MARGARET BRENNAN: North Korea. As we said, you watch Asia policy very carefully. Here, a number of leading national security minded Democrats have released a letter saying that the administration is just not sharing information at all on the diplomacy under way. What are your thoughts on that? What do you need to know?

SEN. MARKEY: Well right now, it's pretty clear that Kim wants to have a personal meeting with Trump with hopes that he can, in fact, elicit concessions from President Trump that otherwise might not be possible if it was just our diplomats talking one on one. So I think there is apprehension, in fact amongst President Trump's own diplomats heading into this summit. Nothing is clear and I think as a result we could run the risk that- Kim is given concessions which are not accompanied by real concessions that the United States is receiving in return from Kim and his regime.

MARGARET BRENNAN: You're saying the president's going to get played.

SEN. MARKEY: I think that he has to be very careful going in. He has to make sure--

MARGARET BRENNAN: Specifically what does that mean? What is Congress most concerned about? Is it troops on the peninsula?  The president has said he's not looking to withdraw them.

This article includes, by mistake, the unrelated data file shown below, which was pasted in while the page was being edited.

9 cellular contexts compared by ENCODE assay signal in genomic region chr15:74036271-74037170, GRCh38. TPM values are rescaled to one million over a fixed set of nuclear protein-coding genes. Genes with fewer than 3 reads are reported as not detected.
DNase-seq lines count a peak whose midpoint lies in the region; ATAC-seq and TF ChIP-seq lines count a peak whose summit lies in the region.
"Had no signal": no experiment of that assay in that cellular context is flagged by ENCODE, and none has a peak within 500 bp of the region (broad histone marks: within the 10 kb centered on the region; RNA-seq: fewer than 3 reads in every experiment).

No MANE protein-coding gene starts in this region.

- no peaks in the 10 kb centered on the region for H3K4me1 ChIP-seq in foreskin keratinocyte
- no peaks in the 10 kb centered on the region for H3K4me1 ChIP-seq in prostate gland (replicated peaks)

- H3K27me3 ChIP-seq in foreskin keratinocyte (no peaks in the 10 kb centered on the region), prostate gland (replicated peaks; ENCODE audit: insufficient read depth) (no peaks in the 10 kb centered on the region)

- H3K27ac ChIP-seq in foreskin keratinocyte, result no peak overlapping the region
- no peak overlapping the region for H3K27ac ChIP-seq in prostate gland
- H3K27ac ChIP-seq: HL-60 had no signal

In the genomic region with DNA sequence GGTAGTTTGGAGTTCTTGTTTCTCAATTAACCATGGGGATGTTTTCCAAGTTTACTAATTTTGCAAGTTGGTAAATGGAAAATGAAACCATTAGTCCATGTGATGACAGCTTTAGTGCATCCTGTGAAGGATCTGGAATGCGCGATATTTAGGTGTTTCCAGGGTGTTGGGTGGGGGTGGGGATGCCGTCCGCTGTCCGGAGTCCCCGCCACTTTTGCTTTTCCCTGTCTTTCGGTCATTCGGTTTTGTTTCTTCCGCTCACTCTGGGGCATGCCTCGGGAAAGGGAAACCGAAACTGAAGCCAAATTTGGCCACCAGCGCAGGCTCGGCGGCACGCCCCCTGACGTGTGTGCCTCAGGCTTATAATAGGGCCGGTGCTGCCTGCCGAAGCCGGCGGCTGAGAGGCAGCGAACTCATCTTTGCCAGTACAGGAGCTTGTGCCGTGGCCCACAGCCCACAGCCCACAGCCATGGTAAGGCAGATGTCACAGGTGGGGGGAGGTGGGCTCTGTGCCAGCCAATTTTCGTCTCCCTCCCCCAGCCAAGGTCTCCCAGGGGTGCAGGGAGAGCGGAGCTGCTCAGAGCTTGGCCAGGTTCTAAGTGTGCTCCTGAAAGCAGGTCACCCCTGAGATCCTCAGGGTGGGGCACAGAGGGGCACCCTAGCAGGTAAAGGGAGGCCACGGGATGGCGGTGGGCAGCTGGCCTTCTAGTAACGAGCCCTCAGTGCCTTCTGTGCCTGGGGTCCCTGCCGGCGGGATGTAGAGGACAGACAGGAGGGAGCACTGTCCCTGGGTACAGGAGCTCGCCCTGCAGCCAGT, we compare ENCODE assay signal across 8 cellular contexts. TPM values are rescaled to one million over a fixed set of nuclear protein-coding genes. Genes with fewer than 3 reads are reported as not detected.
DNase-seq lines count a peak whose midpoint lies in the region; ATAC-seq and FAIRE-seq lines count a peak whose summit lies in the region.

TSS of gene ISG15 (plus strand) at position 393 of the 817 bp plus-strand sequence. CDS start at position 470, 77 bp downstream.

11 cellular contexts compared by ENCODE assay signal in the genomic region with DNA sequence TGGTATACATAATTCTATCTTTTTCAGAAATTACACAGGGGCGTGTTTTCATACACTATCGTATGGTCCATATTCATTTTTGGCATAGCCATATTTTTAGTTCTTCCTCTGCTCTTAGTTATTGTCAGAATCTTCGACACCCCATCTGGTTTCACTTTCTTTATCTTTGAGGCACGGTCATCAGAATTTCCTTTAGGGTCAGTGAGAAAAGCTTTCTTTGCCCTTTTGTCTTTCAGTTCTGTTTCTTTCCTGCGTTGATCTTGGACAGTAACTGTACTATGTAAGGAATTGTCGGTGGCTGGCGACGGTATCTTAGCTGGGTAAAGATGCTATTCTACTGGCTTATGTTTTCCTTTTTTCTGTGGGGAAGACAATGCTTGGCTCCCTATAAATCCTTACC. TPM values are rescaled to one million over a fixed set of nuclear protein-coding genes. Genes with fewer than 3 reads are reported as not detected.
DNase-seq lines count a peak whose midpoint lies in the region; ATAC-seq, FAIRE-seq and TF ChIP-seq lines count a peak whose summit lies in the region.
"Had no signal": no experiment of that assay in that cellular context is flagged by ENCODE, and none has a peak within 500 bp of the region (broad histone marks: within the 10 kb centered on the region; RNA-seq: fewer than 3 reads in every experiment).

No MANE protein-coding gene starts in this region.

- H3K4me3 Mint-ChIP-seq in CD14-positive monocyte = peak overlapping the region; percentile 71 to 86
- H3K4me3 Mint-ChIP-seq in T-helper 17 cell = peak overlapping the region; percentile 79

SEN. BLUNT: Well he's looking for a declaration to the end of the Korean War. He's looking for other concessions. But I think that in order to be sure that this summit is in fact successful, the President should first return with a codification of the freezing of the missile program and a nuclear program in North Korea. That testing should not continue. Second, that there should be a verifiable program of inspection of the entire nuclear program in North Korea. And third, that there should be a roadmap which is put in place to ensure that no concessions made by the United States, for example, in lifting of sanctions occurs without verifiable evidence that Kim is complying step by step with the denuclearization of North Korea.

MARGARET BRENNAN: Very quickly, is- is there a risk to Democrats weaponizing the Mueller report as Bannon accused Democrats of doing?

SEN. MARKEY: The Democrats have a responsibility to make sure that there was not a compromise of the presidential election of 2016. If the attorney general takes the Mueller report and then sanitizes it and releases that as the answer to a comprehensive investigation, then I think the Democrats in the House and Senate, along with Republicans, have a responsibility to ensure that the American people know what happened in 2016. What was the relationship between the Trump campaign and the Russian government? Was there any subsequent relationship in the post-election period? We don't know the answers to those questions. The Mueller report potentially gives us those answers and it's going to be critical that the American public knows what happened in 2016. Right now everything rides on that Mueller Report and the Attorney General William Barr not sanitizing it in a way that is not transparent to the public and the Congress. The Democrats have a responsibility to do that job.

MARGARET BRENNAN: Senator Markey, thank you very much.